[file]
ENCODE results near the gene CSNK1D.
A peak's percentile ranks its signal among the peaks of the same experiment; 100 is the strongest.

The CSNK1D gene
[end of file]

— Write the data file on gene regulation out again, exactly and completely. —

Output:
ENCODE results near the gene CSNK1D.
A peak's percentile ranks its signal among the peaks of the same experiment; 100 is the strongest.

The CSNK1D gene